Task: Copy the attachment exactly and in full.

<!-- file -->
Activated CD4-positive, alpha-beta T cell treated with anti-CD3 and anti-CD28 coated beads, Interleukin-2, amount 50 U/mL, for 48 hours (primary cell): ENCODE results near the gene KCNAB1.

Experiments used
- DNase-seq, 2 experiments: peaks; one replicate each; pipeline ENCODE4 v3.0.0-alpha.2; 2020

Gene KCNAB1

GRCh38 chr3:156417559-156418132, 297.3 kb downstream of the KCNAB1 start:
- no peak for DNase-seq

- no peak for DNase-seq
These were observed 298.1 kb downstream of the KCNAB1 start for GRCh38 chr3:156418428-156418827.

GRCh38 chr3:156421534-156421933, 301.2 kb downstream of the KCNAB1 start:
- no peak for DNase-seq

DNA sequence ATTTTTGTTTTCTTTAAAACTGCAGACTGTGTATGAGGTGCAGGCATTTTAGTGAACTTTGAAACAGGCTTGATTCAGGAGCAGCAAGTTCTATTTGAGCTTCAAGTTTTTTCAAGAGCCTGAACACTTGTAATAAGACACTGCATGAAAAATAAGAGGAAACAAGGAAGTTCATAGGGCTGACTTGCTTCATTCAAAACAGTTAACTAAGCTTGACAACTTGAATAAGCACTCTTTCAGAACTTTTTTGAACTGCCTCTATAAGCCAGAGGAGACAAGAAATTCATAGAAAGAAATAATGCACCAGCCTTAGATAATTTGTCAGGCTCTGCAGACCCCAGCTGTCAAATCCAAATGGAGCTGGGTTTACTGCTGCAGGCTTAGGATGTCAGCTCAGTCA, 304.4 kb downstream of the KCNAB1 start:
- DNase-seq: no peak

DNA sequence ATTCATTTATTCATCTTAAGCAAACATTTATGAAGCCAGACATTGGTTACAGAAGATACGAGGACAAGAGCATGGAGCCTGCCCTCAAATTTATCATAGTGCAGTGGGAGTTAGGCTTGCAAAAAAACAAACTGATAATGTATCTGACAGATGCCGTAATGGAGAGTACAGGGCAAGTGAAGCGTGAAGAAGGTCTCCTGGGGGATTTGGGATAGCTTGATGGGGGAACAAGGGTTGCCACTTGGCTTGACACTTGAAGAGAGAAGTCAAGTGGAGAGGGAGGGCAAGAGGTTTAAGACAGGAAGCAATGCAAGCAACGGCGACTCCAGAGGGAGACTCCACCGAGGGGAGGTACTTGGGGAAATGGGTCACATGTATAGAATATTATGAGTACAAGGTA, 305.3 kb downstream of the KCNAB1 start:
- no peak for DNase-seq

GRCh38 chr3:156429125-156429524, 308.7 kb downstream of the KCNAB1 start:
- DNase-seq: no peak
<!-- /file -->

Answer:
Activated CD4-positive, alpha-beta T cell treated with anti-CD3 and anti-CD28 coated beads, Interleukin-2, amount 50 U/mL, for 48 hours (primary cell): ENCODE results near the gene KCNAB1.

Experiments used
- DNase-seq, 2 experiments: peaks; one replicate each; pipeline ENCODE4 v3.0.0-alpha.2; 2020

Gene KCNAB1

GRCh38 chr3:156417559-156418132, 297.3 kb downstream of the KCNAB1 start:
- no peak for DNase-seq

- no peak for DNase-seq
These were observed 298.1 kb downstream of the KCNAB1 start for GRCh38 chr3:156418428-156418827.

GRCh38 chr3:156421534-156421933, 301.2 kb downstream of the KCNAB1 start:
- no peak for DNase-seq

DNA sequence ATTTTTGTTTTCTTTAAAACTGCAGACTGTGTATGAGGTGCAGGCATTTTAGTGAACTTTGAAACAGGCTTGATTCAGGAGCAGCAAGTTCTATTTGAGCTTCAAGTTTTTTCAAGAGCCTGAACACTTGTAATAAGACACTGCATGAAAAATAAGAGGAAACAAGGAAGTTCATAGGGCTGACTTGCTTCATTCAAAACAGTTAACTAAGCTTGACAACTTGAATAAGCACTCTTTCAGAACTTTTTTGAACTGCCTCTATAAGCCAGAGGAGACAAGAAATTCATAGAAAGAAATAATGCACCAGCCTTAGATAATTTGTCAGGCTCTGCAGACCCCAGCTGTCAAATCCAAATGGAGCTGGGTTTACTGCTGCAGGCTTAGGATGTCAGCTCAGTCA, 304.4 kb downstream of the KCNAB1 start:
- DNase-seq: no peak

DNA sequence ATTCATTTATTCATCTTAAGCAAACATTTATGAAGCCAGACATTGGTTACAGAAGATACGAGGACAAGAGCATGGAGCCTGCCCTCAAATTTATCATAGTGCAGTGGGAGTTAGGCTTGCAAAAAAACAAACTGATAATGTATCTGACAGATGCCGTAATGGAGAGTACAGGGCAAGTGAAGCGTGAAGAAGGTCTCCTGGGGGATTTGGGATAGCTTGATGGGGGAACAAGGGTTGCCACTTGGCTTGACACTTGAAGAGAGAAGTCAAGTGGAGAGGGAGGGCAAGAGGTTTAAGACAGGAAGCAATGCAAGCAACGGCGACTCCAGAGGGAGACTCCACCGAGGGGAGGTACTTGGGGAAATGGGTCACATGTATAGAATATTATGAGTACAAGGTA, 305.3 kb downstream of the KCNAB1 start:
- no peak for DNase-seq

GRCh38 chr3:156429125-156429524, 308.7 kb downstream of the KCNAB1 start:
- DNase-seq: no peak